The two arrows indicate the up- or down-regulation of genes in different developmental stages.
The variations in gene expression in the offspring of treated females could be correlated to changes in the endogenous levels of NO that, as we have previously shown , are able to affect gene expression in sea urchin developing embryos treated with cadmium and manganese after fertilization. In fact, a significant increase in NO production was found in the different developmental stages of the offspring derived from exposed females. The increase of NO could derive both by stimulation of nos activity e.g. by intracellular calcium concentration  or by regulation at the transcriptional level. Indeed, the slight up-regulation of nos at early developmental stages in the progeny of females exposed to cadmium for 2 days and the increase of NO levels at late stages may be explained with an early transcriptional regulation of nos gene, responsible for the later NO production. However, further investigation should be performed, by using NOS inhibitors and NO donors, to evaluate the differences found in embryos treated after fertilization  and the offspring of treated females (this work). Interestingly, nos was up-regulated in the offspring only when the metal treatment was performed on the females and not when fertilized eggs were treated with metals . One speculation could be related to the presence of a sensitization mechanism in the offspring of treated females, in which nos is fast up-regulated in response to the metal.
In conclusion, our finding that cadmium and manganese, at environmentally relevant concentrations (10−6 M and 3.6 x 10−5 M, respectively) negatively affected both P. lividus females reproductivity and development of their progeny is of considerable ecological relevance, considering that maternal exposure to contaminants can impair reproduction and on a large-scale and long-term can affect recruitment of sea urchin populations habiting areas potentially exposed to contaminants (e.g. coastal or industrial zone).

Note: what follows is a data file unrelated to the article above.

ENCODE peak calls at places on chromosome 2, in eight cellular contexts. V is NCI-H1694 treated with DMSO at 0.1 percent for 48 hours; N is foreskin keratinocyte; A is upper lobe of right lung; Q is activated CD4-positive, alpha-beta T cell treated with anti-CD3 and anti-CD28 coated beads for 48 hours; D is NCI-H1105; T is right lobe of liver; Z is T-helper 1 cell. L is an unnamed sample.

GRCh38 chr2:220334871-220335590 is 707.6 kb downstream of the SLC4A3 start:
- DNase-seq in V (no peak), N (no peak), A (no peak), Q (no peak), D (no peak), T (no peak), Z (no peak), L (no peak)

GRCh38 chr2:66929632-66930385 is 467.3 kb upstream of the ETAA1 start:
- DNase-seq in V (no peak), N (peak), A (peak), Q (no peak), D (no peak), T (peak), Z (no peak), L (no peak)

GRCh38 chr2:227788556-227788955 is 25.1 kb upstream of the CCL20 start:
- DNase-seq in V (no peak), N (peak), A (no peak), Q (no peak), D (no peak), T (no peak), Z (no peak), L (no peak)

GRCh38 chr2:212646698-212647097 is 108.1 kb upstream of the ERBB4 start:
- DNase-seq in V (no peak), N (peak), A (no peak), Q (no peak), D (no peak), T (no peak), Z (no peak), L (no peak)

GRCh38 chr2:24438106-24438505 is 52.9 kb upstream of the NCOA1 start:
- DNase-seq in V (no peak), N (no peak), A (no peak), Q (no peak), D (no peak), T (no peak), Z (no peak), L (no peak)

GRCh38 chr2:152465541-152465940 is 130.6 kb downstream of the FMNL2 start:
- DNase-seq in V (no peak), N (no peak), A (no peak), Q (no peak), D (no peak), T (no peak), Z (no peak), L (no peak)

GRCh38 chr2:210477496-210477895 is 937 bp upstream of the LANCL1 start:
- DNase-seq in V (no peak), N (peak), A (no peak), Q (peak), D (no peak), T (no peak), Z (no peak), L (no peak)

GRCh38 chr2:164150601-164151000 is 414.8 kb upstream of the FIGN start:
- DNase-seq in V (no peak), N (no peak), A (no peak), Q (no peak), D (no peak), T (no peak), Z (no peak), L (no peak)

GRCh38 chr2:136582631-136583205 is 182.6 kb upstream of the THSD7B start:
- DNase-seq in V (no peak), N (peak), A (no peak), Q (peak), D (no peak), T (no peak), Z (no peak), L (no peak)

S1 Table. Variation in gene expression in the offspring of females exposed to cadmium and manganese.
Different developmental stages of the offspring of females exposed to cadmium (Cd) and manganese (Mn) for 2 and 9 days and reared in sea water (SW) and in metal-containing SW were examined for gene expression. Values (mean ± SD) equal or greater than ± 2 are reported as a fold difference in the expression levels of the analyzed genes, compared to controls, offspring of females kept during the whole experimental period in sea water without addition of metal. Experiments were repeated at least on 3 biological replicates.
We thank the Molecular Biology Service for gene sequencing, Davide Caramiello and Alberto Macina and the service Marine Resources for Research for assistance with living organisms. We acknowledge Valeria Matranga for her helpful advice and discussion as external supervisor of Oriana Migliaccio PhD program. We acknowledge Thierry Lepage for the use of the web site http://octopus.obs-vlfr.fr/blast/blast_oursin.html.
Conceived and designed the experiments: OM AP. Performed the experiments: OM. Analyzed the data: OM. Contributed reagents/materials/analysis tools: PC AP. Wrote the paper: OM IC GR AP.